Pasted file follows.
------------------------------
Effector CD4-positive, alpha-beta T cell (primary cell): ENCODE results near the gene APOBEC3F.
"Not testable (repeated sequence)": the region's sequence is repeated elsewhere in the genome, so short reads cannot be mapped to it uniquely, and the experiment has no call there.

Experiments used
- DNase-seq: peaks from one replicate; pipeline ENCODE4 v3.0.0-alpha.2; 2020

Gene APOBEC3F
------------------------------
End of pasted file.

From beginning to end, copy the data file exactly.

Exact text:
Effector CD4-positive, alpha-beta T cell (primary cell): ENCODE results near the gene APOBEC3F.
"Not testable (repeated sequence)": the region's sequence is repeated elsewhere in the genome, so short reads cannot be mapped to it uniquely, and the experiment has no call there.

Experiments used
- DNase-seq: peaks from one replicate; pipeline ENCODE4 v3.0.0-alpha.2; 2020

Gene APOBEC3F